The lawsuit filed by Borgata in August against Atlantic City rival Ocean Casino accuses the latter of “raiding Borgata’s casino marketing department” in an effort to poach many of Borgata’s best customers — known as “whales.”
But five months later, the two sides haven’t even been able to agree on the parameters of a forensic search of a cellphone of former Borgata executive William Callahan that went with him in May when he joined up with Ocean, the Boardwalk casino formerly known as Revel that reopened in mid-2018.
A federal judge, seemingly content to let the warring casinos rack up legal bills over such minutiae as who pays the forensic examiner, so far mostly has declined to intervene.
That has left Borgata, for example, to file “Plaintiff’s Reply In Support Of Its Motion For Leave To File Redacted Supplemental Declarations … In Support Of Plaintiff’s Motion For Temporary Restraining Order And Preliminary Injunctive Relief” last week.
And that submission came one week after “Defendants’ Reply In Support Of Defendants’ Cross-Motion To Plaintiff’s Motion To Compel Compliance With Preliminary Injunction.”
Is all this really necessary?
Million-dollar clients central to dispute
A clue comes from a line in last week’s 10-page filing by Borgata: “Plaintiff also discussed why that [personal customer] information is valuable and how it could be used by competitors — i.e., that targeting of high value gaming customers, which are critical to the financial success of Borgata (and would similarly be to its competitors), would result in significant financial damage especially considering the ongoing COVID-19 pandemic (reduced capacity, low travel).”
That supplemented a Dec. 7 filing that laid bare the sort of pampering that most casino patrons can only try to imagine.
“Given that Borgata’s high-level customers frequently gamble seven figures annually, every aspect of the customer’s experience needs to be as perfect as possible. There is no publicly available database where Borgata (or any casino for that matter) can go to learn the kind of food a customer likes to eat, what casino games they like to play, or the kind of bed sheets and toiletries they prefer to use.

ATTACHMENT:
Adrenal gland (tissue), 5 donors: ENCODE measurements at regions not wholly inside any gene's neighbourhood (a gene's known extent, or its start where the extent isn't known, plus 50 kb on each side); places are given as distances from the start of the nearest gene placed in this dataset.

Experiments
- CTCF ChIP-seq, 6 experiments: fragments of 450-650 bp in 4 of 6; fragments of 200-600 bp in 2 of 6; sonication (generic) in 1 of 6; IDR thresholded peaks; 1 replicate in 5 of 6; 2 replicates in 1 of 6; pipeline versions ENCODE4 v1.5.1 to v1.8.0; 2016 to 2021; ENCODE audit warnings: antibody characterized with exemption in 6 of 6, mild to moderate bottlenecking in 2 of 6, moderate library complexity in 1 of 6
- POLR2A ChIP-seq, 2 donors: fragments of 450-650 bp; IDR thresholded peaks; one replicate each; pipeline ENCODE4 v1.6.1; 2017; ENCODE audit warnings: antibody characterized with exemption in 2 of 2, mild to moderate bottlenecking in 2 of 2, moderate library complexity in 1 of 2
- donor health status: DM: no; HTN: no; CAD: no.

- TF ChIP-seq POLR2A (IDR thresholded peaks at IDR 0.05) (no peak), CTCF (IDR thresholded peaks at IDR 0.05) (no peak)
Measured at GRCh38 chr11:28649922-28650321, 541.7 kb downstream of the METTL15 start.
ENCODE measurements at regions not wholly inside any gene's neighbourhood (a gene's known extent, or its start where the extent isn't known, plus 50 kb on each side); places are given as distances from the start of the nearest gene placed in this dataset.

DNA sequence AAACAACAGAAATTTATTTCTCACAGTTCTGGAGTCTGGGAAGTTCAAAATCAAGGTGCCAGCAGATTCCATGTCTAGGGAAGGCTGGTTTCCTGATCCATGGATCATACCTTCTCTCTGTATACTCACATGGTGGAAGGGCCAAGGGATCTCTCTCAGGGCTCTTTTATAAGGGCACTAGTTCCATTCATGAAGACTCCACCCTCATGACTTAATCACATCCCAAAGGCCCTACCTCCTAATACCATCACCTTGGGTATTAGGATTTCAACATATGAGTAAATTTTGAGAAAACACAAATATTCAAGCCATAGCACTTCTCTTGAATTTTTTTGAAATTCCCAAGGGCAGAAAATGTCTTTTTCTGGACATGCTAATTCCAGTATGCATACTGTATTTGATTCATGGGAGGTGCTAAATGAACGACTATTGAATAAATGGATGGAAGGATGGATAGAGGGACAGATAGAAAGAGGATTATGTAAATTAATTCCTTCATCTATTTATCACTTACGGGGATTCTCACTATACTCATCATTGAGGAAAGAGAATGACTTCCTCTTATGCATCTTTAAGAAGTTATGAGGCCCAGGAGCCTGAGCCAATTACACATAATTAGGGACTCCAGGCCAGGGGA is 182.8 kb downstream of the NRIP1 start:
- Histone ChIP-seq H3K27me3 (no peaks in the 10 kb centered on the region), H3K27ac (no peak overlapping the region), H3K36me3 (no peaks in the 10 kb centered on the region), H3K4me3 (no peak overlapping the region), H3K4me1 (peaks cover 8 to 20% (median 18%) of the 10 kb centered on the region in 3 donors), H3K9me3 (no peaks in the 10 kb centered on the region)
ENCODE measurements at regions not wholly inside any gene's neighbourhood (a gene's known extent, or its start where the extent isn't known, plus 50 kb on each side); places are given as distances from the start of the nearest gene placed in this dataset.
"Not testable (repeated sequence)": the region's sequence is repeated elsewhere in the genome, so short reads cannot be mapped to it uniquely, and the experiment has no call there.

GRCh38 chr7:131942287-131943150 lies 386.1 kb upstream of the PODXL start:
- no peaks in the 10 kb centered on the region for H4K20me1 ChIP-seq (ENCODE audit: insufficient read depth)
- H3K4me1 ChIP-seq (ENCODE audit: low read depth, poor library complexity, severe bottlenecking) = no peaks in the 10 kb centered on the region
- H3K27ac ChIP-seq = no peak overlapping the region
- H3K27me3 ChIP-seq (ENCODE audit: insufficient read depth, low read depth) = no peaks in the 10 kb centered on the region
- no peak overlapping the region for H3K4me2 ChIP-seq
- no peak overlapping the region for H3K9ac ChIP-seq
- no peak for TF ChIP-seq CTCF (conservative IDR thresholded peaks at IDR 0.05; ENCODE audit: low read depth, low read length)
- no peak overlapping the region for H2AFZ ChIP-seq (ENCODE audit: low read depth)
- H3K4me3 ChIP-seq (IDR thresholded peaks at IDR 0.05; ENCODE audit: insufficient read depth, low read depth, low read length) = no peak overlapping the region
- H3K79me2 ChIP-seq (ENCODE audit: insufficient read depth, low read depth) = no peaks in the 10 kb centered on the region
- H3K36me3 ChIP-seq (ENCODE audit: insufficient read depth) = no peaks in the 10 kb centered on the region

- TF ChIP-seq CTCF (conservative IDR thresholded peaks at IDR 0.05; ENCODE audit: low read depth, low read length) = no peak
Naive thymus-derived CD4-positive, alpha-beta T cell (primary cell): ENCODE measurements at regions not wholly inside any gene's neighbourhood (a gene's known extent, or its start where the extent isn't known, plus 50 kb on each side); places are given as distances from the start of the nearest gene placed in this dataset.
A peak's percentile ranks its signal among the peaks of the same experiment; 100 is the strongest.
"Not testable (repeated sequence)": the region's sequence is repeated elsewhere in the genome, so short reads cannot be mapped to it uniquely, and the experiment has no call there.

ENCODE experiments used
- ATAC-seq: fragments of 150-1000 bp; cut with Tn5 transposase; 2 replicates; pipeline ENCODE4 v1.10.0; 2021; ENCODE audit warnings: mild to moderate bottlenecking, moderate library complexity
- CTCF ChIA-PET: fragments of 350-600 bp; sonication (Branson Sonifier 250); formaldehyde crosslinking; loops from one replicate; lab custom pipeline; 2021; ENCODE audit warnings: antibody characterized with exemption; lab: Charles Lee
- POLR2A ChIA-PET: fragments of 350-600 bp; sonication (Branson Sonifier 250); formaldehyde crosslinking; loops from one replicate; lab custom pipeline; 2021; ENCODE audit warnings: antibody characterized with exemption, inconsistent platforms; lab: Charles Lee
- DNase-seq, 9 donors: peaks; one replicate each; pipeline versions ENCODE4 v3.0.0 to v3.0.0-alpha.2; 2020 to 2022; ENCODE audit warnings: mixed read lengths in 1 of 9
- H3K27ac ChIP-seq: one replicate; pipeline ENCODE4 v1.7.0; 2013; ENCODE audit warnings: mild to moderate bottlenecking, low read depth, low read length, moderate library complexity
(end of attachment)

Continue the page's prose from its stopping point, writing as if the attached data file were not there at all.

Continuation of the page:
“Rather, the Borgata compiles this information piece by piece over the course of the Borgata’s relationship with the customer which often spans many years. Thus, the value of the information, at least in part, is that it is akin to an intelligence report.”
Those stakes help explain the level of rancor in these months of filings.
Fighting words on both sides
“Defendant has, in each email and every telephone conference, attempted to claim the mantle of reasonableness and good faith. But, as is often the case, truth does not belong to the one who shouts the loudest. … The time has come for Defendant Callahan’s strategizing and obstruction to end. … Although Defendant Callahan casts himself in the role of the innocent victim, the reality is different. … Callahan’s position during negotiations seems to be variations of the idiom ‘my way or the highway.'”
“Mr. Callahan wants the examination to be completed as soon as possible to refute the false allegations that he misappropriated Plaintiff’s ‘trade secrets.’ … The parties have spilled much ink over a process when the time and resources could have been spent actually removing the allegedly trade secret information from Mr. Callahan’s phone. The delay smacks of gamesmanship and bad faith, and Mr. Callahan simply asks for an order to permit him to brief that issue another day.
“Defendant Callahan is not failing to comply with the Order just because he does not submit to Plaintiff’s attempt to expand the Order and trample his rights. … [T]o assert that the Court may not even enter a protective order regarding the search of a party’s personal electronic devices due to the timing of when the search occurs highlights just how unabashedly one-sided Plaintiff has approached this litigation since its inception.”
“Callahan has thrown up imaginary roadblock after imaginary roadblock. … Callahan has refused to turn over his devices and negotiated in bad faith, making unreasonable proposals which would require Plaintiff to forego information to which it is legally entitled.”
According to Borgata’s attorneys, Ocean personnel contacted at least one “high roller” to “solicit a declaration from that customer about their relationship with Borgata. In doing so, the customer was very upset and concerned about information concerning their relationship with Borgata becoming public.
“Identification of the customers (and more specifically, identification as high-level customers) and disclosure of their preferences, dates they visited Borgata, and gaming history thrust their private affairs, which may be a source of annoyance, embarrassment, and harassment to them, into the public sphere for consumption.”
Three months since any ruling
U.S. Magistrate Judge Brenda Weksler last stepped in on Sept. 30, denying motions made by both sides in the case.
But Borgata scored a symbolic victory regarding Ocean’s contact with current Borgata executive Jason Lyons seeking supportive testimony about whether Callahan had permission to take the company cellphone in question with him when he left the company.
“[T]he Court is troubled by defense counsel contacting Mr. Lyons,” Weksler wrote. “He is an executive of an opposing party, and a purely factual analysis of the issue suggests this contact was impermissible. However, the Court is required to not just look at the facts, but also to apply Nevada law.”
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